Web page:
Tuesday, May 10, 2016

May 10: Thrashings of the Spirit, First Communion, Tracy K. Smith, "The Universe as Primal Scream"

In his famous Camping and Woodcraft, Horace Kephart sounds a single ominous note.  He writes in parentheses:  "Some cannot sleep well in a white tent under a full moon."  Every time I think of it, I laugh.  I like the way that handy woodsy tip threatens us with the thrashings of the spirit.

Dillard is talking about the power of moonlight and starlight.  Thrashings of the spirit.  Starlight and moonlight raining through the cosmic dust of the universe, falling in glimmers and shinings on the Earth, into our weak eyes, causing us to go a little crazy.  Think about it.  Lunar.  Lunatic.  Loony.  It all boils down to the heavens.  Celestial insanity.

My son is making his First Communion this weekend.  For those of my disciples who are not Catholic, let me explain:  it's a really big deal.  My son's been preparing all year for this.  There's going to be a Mass with singing and incense.  A photographer snapping pictures.  Cake.  Gifts.  My best friend, who's my son's godfather, is driving six hours to attend the ceremony.  Like I said.  A big deal.

Tonight, we attended a rehearsal for this Sunday.  Now, my son has ADHD.  He takes his medication in the morning.  By 6 p.m., that medication is completely gone from his system.  He can't control himself.  Standing is one place is an impossibility for him.  Keeping his hands to himself, not happening, either.  He talks, shouts, laughs.  Does not pay attention.

That's what we were dealing with tonight.  While the other kids were lined up, quietly listening to instructions, my son was doing the exact opposite.  I felt really bad for him.  He couldn't help himself.  Literally.  He simply can't control his racing mind and body.  As I sat in the pew, I heard a mother behind me hiss at my son, "Stop blowing at her!"

My son was puffing out his cheeks and blowing air at the little girl beside him.  I turned around and looked at the woman who had hissed.  She was glaring at my son.  I wanted to get out of my seat and slap her in the face.  I didn't, of course.  I wanted to tell her how my son once said to me, after a particularly difficult day, "I don't know, daddy . . . I'm a bad person . . . I want to kill myself."  He's only seven years old.

It's difficult for people to understand who don't have a child with ADHD.  Certainly, the mother in the pew behind us didn't understand.  Her daughter was quiet, well-behaved.  She saw my son as an anomaly.  A distraction.  A bad kid.  I'm sure almost everybody else there saw the same thing.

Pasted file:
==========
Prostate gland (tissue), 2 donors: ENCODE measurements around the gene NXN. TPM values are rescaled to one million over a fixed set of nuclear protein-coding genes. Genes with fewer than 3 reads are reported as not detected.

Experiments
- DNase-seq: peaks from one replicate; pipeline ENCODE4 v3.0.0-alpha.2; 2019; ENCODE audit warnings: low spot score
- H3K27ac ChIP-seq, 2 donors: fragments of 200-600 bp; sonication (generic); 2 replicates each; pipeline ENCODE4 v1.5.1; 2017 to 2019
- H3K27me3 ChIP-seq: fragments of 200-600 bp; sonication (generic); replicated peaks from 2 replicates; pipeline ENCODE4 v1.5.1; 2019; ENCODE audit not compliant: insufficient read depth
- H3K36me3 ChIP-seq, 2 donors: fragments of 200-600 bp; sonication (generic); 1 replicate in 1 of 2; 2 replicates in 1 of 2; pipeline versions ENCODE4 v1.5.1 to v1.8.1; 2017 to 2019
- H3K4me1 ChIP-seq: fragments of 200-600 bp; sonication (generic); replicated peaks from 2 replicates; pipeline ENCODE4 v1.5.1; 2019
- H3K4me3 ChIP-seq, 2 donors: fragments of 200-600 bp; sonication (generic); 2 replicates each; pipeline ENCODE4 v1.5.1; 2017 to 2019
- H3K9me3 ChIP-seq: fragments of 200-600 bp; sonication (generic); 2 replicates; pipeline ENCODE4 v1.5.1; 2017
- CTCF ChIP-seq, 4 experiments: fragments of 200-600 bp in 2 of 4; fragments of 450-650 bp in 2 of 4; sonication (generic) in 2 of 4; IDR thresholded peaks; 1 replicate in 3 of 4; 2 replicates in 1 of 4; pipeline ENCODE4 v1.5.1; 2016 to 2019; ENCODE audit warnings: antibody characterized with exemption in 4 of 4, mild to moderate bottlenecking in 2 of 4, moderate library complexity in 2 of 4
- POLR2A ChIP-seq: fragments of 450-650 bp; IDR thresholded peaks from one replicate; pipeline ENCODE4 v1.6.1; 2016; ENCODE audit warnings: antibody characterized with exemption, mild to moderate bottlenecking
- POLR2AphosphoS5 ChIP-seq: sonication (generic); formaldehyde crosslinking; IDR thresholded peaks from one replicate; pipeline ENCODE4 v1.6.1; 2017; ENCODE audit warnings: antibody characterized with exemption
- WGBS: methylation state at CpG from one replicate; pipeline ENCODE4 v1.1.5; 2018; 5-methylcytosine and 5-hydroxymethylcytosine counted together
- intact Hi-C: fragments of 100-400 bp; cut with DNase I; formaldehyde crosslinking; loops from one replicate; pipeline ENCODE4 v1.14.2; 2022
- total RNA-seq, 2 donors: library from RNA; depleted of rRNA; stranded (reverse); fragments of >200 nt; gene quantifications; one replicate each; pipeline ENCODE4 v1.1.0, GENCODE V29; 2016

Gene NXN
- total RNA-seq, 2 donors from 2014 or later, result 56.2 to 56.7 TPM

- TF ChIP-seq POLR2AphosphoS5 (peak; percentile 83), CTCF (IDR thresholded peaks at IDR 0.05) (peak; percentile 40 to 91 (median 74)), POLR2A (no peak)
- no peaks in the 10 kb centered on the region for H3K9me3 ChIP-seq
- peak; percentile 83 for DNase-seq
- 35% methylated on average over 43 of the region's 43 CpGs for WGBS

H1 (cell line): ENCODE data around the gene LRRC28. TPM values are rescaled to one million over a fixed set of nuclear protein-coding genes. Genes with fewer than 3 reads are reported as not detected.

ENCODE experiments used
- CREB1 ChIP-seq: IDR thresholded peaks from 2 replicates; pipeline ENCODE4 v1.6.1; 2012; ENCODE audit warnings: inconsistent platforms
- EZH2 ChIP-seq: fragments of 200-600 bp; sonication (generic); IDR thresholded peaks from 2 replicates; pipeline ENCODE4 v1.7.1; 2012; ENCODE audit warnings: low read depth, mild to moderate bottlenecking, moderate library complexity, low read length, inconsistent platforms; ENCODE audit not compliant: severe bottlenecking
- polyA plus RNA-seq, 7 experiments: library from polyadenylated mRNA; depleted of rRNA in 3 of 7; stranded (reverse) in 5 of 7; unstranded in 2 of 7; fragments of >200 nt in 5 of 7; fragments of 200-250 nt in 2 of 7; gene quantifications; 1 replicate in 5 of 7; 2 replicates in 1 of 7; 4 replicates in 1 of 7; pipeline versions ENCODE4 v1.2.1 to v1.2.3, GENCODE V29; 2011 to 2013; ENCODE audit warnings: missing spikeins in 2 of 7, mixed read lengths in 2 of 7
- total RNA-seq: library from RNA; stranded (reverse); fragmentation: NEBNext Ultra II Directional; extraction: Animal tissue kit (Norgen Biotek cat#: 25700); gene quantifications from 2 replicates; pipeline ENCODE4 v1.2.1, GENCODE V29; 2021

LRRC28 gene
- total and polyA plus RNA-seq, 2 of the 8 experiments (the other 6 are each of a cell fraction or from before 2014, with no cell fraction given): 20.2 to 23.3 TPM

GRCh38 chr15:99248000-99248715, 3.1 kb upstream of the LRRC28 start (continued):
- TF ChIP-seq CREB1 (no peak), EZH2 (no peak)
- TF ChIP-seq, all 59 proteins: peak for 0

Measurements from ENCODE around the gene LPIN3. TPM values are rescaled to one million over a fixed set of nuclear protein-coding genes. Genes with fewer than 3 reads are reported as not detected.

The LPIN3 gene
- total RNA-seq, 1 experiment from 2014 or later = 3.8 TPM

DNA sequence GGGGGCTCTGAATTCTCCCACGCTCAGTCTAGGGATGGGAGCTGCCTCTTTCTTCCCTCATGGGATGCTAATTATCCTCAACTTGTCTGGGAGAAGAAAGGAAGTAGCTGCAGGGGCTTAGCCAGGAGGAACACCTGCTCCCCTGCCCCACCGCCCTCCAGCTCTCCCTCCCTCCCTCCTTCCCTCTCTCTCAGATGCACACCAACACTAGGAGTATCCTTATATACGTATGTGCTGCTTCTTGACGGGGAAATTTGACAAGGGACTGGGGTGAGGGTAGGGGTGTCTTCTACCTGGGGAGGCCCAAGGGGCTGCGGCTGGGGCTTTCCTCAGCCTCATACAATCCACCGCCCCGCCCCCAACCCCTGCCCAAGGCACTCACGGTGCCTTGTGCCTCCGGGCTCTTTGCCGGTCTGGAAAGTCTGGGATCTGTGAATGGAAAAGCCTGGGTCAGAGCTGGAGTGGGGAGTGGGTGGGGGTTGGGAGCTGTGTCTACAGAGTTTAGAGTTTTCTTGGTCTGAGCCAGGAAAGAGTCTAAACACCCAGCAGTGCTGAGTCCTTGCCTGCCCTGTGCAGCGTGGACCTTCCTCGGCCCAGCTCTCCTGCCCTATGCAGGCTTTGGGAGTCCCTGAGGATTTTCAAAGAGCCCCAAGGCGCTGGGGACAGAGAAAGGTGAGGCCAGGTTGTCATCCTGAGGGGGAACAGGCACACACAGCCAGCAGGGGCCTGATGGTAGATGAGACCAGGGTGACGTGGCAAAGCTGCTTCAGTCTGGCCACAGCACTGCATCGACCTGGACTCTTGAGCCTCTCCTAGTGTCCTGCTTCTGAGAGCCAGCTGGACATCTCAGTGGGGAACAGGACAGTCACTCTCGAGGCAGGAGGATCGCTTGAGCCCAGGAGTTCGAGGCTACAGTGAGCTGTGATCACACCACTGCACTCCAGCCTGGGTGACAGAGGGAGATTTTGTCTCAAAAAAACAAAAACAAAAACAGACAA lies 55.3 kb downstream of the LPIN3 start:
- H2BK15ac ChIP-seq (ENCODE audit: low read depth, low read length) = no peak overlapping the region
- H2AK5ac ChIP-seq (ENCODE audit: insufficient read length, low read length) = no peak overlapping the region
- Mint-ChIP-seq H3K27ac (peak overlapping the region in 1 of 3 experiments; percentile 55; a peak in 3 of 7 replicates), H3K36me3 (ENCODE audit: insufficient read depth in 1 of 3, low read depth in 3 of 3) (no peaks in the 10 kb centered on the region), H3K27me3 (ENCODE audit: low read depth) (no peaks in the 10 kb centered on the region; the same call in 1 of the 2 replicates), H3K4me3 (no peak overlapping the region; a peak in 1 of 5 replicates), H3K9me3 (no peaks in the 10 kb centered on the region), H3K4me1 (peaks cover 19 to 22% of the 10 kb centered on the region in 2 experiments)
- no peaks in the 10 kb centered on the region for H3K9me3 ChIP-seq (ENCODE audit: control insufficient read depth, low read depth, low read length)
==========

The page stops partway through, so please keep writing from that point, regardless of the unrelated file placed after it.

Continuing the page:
When Saint Marty looked around, he saw intolerant asswipes. 

Maybe we all need to go to confession.

And another offering from the Poet of the Week, who would totally get my son's thrashings of the spirit:

The Universe as Primal Scream

by:  Tracy K. Smith

5pm on the nose. They open their mouths
And it rolls out: high, shrill and metallic.
First the boy, then his sister. Occasionally,
They both let loose at once, and I think
Of putting on my shoes to go up and see
Whether it is merely an experiment
Their parents have been conducting
Upon the good crystal, which must surely
Lie shattered to dust on the floor.

Maybe the mother is still proud
Of the four pink lungs she nursed
To such might. Perhaps, if they hit
The magic decibel, the whole building
Will lift-off, and we'll ride to glory
Like Elijah. If this is it—if this is what
Their cries are cocked toward—let the sky
Pass from blue, to red, to molten gold,
To black. Let the heaven we inherit approach.

 Whether it is our dead in Old Testament robes,
Or a door opening onto the roiling infinity of space.
Whether it will bend down to greet us like a father,
Or swallow us like a furnace. I'm ready
To meet what refuses to let us keep anything
For long. What teases us with blessings,
Bends us with grief. Wizard, thief, the great
Wind rushing to knock our mirrors to the floor,
To sweep our short lives clean. How mean

Our racket seems beside it. My stereo on shuffle.
The neighbor chopping onions through a wall.
All of it just a hiccough against what may never
Come for us. And the kids upstairs still at it,
Screaming like the Dawn of Man, as if something
They have no name for has begun to insist
Upon being born.
Sometimes, I need to be dragged . . .

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